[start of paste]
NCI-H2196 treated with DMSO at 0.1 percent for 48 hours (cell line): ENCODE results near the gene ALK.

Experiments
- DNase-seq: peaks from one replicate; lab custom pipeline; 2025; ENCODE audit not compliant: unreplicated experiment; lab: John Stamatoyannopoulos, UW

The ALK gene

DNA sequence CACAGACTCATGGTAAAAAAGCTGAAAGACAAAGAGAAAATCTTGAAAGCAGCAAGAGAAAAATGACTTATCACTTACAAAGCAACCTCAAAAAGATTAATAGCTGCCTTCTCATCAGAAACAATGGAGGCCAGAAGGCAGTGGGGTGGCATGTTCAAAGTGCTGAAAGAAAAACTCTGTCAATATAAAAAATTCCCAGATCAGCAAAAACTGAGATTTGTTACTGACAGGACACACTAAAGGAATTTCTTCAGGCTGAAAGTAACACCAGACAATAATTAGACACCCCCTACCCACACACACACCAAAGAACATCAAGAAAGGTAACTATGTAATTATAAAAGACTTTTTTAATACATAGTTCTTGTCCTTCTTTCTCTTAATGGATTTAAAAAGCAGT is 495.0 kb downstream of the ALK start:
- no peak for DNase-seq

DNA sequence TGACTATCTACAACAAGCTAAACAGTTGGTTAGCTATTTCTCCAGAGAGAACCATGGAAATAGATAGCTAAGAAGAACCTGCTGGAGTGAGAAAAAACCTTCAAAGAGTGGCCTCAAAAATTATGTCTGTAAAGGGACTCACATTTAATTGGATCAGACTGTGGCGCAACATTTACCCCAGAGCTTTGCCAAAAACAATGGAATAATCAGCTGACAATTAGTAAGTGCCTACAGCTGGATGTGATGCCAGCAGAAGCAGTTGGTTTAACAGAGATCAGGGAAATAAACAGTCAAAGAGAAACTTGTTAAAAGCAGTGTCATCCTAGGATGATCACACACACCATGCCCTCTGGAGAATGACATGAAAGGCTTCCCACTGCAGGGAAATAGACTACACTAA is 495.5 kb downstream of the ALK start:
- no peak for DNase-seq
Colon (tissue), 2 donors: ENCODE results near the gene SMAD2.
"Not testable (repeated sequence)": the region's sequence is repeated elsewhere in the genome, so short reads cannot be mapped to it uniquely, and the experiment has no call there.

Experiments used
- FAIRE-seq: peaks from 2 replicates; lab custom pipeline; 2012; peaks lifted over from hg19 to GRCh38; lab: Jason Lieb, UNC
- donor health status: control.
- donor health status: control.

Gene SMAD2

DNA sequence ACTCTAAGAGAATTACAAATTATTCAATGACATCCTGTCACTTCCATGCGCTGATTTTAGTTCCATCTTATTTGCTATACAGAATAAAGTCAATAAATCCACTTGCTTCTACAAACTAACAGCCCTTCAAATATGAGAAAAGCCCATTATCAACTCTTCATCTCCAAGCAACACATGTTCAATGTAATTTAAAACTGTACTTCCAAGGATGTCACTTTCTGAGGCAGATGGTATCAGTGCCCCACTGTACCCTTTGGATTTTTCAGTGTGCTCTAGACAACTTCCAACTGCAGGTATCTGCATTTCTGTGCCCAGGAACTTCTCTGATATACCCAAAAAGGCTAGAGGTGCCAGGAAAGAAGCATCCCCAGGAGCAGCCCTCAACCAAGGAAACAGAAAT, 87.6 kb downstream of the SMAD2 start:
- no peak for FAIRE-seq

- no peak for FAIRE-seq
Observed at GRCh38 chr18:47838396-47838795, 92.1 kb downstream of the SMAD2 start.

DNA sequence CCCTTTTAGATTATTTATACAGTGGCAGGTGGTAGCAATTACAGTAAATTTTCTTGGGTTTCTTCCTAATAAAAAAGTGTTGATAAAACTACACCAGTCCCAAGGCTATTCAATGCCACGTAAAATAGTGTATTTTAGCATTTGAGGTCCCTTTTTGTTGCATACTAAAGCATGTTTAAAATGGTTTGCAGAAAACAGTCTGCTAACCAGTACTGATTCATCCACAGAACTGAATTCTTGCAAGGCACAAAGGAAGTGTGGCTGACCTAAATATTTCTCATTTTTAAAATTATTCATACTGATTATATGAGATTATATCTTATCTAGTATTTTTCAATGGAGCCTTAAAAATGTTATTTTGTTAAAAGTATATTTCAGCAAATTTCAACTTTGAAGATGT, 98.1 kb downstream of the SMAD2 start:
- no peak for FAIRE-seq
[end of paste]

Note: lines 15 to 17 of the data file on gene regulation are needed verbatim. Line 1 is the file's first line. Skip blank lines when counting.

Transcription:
Gene SMAD2

DNA sequence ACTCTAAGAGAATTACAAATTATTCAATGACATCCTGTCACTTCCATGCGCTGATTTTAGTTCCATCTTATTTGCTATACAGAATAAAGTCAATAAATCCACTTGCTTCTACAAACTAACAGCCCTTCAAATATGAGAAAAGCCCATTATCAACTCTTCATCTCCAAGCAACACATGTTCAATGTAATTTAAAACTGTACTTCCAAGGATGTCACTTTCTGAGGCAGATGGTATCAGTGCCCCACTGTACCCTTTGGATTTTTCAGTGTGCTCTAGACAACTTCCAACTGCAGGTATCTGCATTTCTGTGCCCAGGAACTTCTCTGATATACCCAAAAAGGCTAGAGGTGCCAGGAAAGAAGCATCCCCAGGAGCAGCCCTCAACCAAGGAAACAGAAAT, 87.6 kb downstream of the SMAD2 start:
- no peak for FAIRE-seq